Joys and Challenges: A Dancing Rabbit Update

Trainer Tom (left) speaks passionately to Ted and Tereza about improving connection using "Matrix" methods during a Retreat break. Photo by Dennis.

Trainer Tom (left) speaks passionately to Ted and Tereza about improving connection using “Matrix” methods during a Retreat break. Photo by Dennis.

Hello from a swiftly chilling Dancing Rabbit!

Tereza here, with an update in the midst of retreat— as of this writing we have two and a half days to go. Weather-wise we’ve had a number of pleasant sunny days, but now the forecast says it won’t get above freezing again until the end of the week. As someone who dislikes the cold, I’m putting my usual happy spin on things (ha!) by feeling more ready to embrace days spent sitting in circle in toasty warm rooms, talking with my friends and neighbors.

But first, the biggest news in my personal arena: after years of study and practice, dear friend and kitchen-mate Sara passed her exam and is now a CPM, a certified public midwife! Just kidding, she’s a Certified Professional Midwife. (I always forget what the P stands for, and my brain fills in from CPA – oops!) It’s been a long journey and I’m so proud of her for this accomplishment! Now we have two CPMs on farm, so if you or someone you know in the local area is in the market for such services, be sure to check out their website for more information.

Other big news is that a new family, the Gils, arrived. Some of us have been following their journey on Facebook, and an adventure it was! We welcome them to Dancing Rabbit!

Pretty much everything else is retreat. Ah… retreat. Loved by many, dreaded by some, retreat is that stretch of time we take each year to dig into issues, get updated on what’s been going on in the community, and connect with each other in ways that seem less easy to manifest in the busier, more outward-focused times of the year.

So far we’ve had two days of plenary (full-group) meetings and two days of Matrix group work, and we have three full days of Open Space in process now. We generally begin the plenary sessions with a round of deep check ins, when those who want to participate share with the community about what’s up for them. It might be about the past year (joys and challenges are common themes), plans for the upcoming year, or even how they’re feeling right then. I find it a great way to feel connected and aware, ready to head into the rest of retreat.

We also had a number of sessions about the village/nonprofit dynamic. In recent years the nonprofit arm of the project (formerly called Dancing Rabbit, Inc, but now known as the Center for Sustainable and Cooperative Culture at Dancing Rabbit Ecovillage) has become more professional (ooo, there’s that word again!), with more programs and paid staff, including an executive director. Much about this new reality has been worked out and formalized. But as with so many experiments, no matter how much you figure out ahead of time, there’s still plenty of tweaking to do.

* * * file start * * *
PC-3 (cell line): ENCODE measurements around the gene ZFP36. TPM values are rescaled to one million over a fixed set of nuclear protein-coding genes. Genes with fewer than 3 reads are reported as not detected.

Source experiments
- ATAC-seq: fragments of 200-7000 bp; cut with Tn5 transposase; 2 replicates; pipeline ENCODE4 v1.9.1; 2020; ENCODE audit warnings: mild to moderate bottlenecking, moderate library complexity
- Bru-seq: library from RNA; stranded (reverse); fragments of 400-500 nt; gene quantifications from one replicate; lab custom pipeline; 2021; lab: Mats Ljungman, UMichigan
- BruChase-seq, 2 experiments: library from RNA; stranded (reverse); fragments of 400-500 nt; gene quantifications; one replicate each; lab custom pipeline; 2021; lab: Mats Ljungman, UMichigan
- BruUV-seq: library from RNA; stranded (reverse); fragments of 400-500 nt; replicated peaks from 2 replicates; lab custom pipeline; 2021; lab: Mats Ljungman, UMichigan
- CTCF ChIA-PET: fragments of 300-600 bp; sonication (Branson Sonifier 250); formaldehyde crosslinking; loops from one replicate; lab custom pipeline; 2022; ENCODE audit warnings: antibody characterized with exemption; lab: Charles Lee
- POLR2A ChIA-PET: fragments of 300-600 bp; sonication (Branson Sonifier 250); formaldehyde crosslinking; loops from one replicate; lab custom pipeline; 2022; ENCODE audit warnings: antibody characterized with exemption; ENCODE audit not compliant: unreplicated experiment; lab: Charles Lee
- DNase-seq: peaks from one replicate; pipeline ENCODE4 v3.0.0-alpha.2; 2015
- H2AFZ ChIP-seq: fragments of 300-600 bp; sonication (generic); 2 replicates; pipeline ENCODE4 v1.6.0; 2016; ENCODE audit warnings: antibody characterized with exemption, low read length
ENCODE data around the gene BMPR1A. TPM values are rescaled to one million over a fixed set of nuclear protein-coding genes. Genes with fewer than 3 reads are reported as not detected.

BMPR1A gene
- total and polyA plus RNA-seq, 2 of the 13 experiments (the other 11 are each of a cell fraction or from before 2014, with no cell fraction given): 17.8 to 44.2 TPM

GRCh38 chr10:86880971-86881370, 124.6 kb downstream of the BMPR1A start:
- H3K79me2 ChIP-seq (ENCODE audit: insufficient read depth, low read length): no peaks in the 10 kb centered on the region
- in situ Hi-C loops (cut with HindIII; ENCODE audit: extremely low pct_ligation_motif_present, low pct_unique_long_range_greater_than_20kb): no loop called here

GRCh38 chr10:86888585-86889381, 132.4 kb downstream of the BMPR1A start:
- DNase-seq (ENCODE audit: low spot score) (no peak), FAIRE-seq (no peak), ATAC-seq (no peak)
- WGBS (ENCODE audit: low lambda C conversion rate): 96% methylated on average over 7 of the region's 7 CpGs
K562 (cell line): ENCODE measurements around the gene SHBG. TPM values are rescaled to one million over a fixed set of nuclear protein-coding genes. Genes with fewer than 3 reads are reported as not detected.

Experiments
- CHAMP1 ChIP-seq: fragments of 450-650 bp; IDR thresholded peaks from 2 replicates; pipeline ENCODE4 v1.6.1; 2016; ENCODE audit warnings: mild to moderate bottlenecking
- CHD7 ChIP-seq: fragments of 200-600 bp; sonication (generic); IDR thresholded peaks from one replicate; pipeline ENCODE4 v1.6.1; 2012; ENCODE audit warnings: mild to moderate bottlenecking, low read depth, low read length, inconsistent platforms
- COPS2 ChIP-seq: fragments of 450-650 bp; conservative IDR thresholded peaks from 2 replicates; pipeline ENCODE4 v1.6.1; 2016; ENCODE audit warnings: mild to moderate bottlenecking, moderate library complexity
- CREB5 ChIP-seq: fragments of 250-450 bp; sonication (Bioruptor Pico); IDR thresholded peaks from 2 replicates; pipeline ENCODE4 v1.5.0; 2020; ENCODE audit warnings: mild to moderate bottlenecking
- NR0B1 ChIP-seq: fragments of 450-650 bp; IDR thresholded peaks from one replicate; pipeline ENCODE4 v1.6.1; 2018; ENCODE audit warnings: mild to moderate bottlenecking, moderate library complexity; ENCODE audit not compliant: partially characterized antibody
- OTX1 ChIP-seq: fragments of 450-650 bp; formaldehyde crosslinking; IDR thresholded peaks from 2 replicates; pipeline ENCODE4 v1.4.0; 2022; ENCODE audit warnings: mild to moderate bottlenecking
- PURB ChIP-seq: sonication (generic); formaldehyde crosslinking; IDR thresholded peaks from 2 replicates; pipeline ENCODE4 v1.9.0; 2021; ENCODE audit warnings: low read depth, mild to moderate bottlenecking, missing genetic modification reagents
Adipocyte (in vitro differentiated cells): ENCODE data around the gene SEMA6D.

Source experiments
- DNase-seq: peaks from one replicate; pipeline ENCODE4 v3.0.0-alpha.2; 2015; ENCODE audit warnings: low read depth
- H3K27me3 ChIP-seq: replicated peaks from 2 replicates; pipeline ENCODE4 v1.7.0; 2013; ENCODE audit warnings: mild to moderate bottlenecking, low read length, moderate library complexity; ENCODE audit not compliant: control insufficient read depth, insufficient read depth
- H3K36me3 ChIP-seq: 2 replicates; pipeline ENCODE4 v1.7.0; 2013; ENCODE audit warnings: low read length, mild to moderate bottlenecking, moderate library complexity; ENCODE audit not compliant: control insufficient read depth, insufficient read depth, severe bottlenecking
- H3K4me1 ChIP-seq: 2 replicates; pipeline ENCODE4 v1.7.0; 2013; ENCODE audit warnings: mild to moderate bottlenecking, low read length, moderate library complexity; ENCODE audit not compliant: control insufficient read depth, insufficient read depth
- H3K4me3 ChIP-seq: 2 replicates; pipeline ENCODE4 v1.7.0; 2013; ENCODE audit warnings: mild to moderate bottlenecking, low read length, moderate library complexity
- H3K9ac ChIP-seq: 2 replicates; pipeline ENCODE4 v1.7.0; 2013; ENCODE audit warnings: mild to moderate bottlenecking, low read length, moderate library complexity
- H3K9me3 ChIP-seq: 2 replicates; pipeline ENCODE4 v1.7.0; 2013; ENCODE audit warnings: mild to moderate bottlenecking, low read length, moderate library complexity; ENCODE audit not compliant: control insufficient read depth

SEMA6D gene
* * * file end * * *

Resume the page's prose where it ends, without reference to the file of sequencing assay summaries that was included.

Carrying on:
So we’ve found some areas of confusion, lack of clarity, or tension. Some of the issues and questions that have surfaced include what does each entity (village and nonprofit) gain from their relationship? What does each sacrifice? Are we OK with the answers to those questions? What are the current roles and responsibilities of a CSCC member? How best can CSCC provide villagers with the information they want about what’s happening with the nonprofit? How can villagers support and/or help direct the work of the nonprofit, especially if they aren’t on paid staff? How can CSCC best support the Village?

All in all, much fertile ground for discussion. Of course we didn’t figure it all out in a few sessions, and I doubt we’ll be finishing this topic anytime soon, as there’s always more to understand and figure out in our complex reality.

Also during plenary time we had sessions on village strategic planning and long-time crowd favorite committee reports! If you don’t think that last sounds like a boatload of fun, you’ve clearly never been at one of our retreats… This is where committee folks report to the whole village on what kind of shenanigans they got up to in the year that was.

EcoProgress had a low-tech “slide”show, where each slide was a piece of recycled cardboard with hand drawn graphs and pictures showing what they’d done. The best part was how Ben presented it. If you are a regular reader you can probably imagine how much laughter happened during this bit. (Hint: A lot.)

Other committees used more traditional digital pictures, graphs, charts, and numbers, giving us the highlights of a year of new residents and members, outreach presentations, land use policy, visitor sessions, and so on.